Obama will retain the Senate bill's tax on high-cost insurance plans, while easing its impact to placate labor unions. But he's expected to move closer to the House bill in other areas, such as providing more generous subsidies for purchasing insurance and addressing the Medicare prescription coverage gap.

He will point out that Republicans have supported major elements of the Democratic bills, such as the insurance mandate, new marketplaces for coverage and putting restrictions on insurers.

Republicans: GOP leaders in the House and Senate say they cannot accept the Democratic bills, and they want to start over to shape narrower legislation that cuts costs for small businesses and uses federal dollars to set up special insurance pools for people with medical problems.

Obama doesn't want to stop there.

Republicans want to place limits on medical malpractice judgments, an approach the Congressional Budget Office says would save money by reducing defensive medicine. Obama has toyed with the idea, saying he agrees that something should be done, but thinks limits on jury awards go too far.

Some Republican leaders have questioned whether there's any reason to go to the summit, but a boycott would play into Obama's hands. To complicate matters, Democratic liberals have begun an effort to get a government insurance plan back in the bill, a nonstarter for Republicans.

"If the president's intention for the health care summit is to finally show that he is ready to listen and work in a bipartisan way to produce incremental reforms that the American people support, he is off to a rocky start," said Rep. Eric Cantor, R-Va., the No. 2 Republican in the House. Republicans are not going to embrace a Democratic bill that's tanking in the polls, he said.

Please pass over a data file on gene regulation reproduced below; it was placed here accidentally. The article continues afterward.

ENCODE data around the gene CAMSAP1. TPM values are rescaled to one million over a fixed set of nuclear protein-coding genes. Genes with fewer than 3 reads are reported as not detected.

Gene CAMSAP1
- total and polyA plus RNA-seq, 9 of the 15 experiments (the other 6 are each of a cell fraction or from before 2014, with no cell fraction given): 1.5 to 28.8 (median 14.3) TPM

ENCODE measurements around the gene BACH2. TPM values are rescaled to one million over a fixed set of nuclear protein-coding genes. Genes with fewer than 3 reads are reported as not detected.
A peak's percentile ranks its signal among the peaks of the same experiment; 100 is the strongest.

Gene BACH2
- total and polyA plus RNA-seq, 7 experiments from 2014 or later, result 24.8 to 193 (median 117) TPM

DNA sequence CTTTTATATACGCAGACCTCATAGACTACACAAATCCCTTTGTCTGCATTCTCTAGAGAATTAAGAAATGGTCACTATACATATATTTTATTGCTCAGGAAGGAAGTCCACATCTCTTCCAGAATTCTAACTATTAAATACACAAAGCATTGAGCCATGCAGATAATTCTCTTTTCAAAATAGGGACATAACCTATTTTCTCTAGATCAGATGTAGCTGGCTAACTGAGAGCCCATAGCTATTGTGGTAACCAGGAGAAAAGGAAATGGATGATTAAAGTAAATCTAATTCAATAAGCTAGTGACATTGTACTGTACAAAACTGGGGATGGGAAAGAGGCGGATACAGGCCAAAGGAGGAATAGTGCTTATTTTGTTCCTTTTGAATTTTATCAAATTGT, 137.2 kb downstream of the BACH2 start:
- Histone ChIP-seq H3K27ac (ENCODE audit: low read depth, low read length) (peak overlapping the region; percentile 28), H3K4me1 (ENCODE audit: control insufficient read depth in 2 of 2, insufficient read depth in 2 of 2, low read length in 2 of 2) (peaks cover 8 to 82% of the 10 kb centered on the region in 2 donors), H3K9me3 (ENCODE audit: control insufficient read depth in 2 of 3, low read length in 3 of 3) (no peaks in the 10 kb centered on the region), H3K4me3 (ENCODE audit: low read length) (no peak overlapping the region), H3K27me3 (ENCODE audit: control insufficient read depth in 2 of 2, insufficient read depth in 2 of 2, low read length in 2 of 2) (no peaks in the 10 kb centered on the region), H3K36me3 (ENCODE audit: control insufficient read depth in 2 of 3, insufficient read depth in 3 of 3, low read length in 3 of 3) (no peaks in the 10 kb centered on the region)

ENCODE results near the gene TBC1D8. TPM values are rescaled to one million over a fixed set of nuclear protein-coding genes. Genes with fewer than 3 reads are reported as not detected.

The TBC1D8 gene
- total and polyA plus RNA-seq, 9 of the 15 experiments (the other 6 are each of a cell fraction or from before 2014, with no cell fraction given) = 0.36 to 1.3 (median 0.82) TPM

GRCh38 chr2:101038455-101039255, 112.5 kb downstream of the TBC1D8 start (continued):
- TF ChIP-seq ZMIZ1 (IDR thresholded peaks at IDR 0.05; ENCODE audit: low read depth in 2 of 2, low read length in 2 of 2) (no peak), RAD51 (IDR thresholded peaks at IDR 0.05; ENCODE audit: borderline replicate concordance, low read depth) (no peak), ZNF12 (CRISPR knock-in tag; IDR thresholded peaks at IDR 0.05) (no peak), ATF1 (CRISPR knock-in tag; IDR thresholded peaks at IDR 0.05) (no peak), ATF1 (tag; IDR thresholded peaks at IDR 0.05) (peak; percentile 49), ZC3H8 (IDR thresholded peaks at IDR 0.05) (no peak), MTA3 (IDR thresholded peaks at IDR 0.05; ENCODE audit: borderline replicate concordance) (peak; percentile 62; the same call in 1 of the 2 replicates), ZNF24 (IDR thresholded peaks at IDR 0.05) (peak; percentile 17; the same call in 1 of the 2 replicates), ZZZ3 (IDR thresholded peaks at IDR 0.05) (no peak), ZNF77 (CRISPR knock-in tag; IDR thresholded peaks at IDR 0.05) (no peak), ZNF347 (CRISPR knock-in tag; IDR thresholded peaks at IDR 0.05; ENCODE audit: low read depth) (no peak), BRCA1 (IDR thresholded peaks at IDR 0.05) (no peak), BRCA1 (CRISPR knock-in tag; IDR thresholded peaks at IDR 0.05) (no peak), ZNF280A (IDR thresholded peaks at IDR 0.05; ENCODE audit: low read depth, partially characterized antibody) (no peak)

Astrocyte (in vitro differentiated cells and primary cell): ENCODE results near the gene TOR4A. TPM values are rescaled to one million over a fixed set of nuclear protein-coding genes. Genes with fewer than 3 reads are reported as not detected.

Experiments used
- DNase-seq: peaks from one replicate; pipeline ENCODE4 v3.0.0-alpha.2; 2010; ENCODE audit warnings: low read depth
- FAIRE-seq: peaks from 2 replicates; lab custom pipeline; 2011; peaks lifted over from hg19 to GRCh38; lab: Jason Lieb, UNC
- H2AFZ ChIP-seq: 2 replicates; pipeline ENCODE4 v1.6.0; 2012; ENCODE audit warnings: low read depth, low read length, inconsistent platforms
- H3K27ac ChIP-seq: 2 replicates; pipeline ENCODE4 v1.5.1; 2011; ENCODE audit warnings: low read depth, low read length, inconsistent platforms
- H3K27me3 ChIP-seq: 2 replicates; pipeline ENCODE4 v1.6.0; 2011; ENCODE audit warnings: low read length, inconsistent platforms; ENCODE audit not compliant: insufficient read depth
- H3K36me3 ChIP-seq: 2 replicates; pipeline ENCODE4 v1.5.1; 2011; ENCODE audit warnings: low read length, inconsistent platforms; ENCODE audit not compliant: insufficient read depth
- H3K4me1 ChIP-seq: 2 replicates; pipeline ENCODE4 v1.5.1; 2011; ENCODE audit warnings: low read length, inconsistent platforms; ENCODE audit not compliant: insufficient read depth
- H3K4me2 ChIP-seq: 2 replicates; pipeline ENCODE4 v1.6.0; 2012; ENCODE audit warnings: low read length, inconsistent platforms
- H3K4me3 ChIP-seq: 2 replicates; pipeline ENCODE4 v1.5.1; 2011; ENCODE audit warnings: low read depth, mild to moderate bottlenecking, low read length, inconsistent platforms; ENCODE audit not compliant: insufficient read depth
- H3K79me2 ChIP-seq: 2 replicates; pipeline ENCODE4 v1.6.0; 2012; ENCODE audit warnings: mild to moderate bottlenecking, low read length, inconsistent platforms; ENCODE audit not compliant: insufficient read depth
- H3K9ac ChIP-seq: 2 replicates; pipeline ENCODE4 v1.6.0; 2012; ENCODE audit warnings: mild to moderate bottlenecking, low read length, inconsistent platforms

The Democrats: Before Republican Scott Brown pulled off a Senate upset in Massachusetts to claim the seat long held by Democrat Edward M. Kennedy, Democrats were within reach of passing a health care remake their party pursued for more than a half-century.

They no longer have the 60 votes needed to overcome Republican delaying tactics in the Senate, but they still control both chambers. Yet passing anything but a very modest bill would likely mean using special budget rules that let Democrats override Republicans in the Senate with a simple majority. Using the budget route — called reconciliation — to resolve differences between the House and Senate bills probably would enrage Republicans.

That means Democrats will have to stick their necks out, and some may lose their seats this fall if they support an all-or-nothing push on health care.

Democrats are looking to Obama to give them the confidence they need to get back on track. He did it once before, with his address to Congress last September, after a summer of town hall meetings at which angry grass-roots activists attacked the Democrats on health care.

Democrats "tried to climb a taller mountain than they thought existed," said former House Speaker Newt Gingrich, architect of the 1994 Republican election victory that followed the collapse of the Clinton health care plan. "They went on a bigger trip than they prepared for."

Now it seems they'll be asked to give it one more try.